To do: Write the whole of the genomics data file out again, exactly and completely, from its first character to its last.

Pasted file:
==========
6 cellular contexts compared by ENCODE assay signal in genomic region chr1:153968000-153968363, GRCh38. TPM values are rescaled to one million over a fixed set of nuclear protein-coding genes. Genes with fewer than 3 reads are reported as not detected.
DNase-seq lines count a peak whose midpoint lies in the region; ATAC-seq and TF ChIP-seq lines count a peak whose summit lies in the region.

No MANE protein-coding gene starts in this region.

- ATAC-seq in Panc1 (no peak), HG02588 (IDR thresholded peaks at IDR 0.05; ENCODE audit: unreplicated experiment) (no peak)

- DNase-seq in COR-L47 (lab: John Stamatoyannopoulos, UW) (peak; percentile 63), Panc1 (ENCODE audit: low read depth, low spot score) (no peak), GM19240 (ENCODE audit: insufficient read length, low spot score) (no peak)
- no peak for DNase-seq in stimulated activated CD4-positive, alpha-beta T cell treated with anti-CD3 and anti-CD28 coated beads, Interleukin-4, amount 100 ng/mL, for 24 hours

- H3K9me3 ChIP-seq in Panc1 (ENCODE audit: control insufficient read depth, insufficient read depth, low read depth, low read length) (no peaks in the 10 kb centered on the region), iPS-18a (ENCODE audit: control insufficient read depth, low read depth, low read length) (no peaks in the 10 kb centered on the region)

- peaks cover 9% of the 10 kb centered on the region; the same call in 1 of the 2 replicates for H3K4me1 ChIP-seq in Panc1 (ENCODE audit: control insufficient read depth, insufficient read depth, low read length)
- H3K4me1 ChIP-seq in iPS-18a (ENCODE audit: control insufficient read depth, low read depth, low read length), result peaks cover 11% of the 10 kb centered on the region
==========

6 cellular contexts compared by ENCODE assay signal in genomic region chr1:153968000-153968363, GRCh38. TPM values are rescaled to one million over a fixed set of nuclear protein-coding genes. Genes with fewer than 3 reads are reported as not detected.
DNase-seq lines count a peak whose midpoint lies in the region; ATAC-seq and TF ChIP-seq lines count a peak whose summit lies in the region.

No MANE protein-coding gene starts in this region.

- ATAC-seq in Panc1 (no peak), HG02588 (IDR thresholded peaks at IDR 0.05; ENCODE audit: unreplicated experiment) (no peak)

- DNase-seq in COR-L47 (lab: John Stamatoyannopoulos, UW) (peak; percentile 63), Panc1 (ENCODE audit: low read depth, low spot score) (no peak), GM19240 (ENCODE audit: insufficient read length, low spot score) (no peak)
- no peak for DNase-seq in stimulated activated CD4-positive, alpha-beta T cell treated with anti-CD3 and anti-CD28 coated beads, Interleukin-4, amount 100 ng/mL, for 24 hours

- H3K9me3 ChIP-seq in Panc1 (ENCODE audit: control insufficient read depth, insufficient read depth, low read depth, low read length) (no peaks in the 10 kb centered on the region), iPS-18a (ENCODE audit: control insufficient read depth, low read depth, low read length) (no peaks in the 10 kb centered on the region)

- peaks cover 9% of the 10 kb centered on the region; the same call in 1 of the 2 replicates for H3K4me1 ChIP-seq in Panc1 (ENCODE audit: control insufficient read depth, insufficient read depth, low read length)
- H3K4me1 ChIP-seq in iPS-18a (ENCODE audit: control insufficient read depth, low read depth, low read length), result peaks cover 11% of the 10 kb centered on the region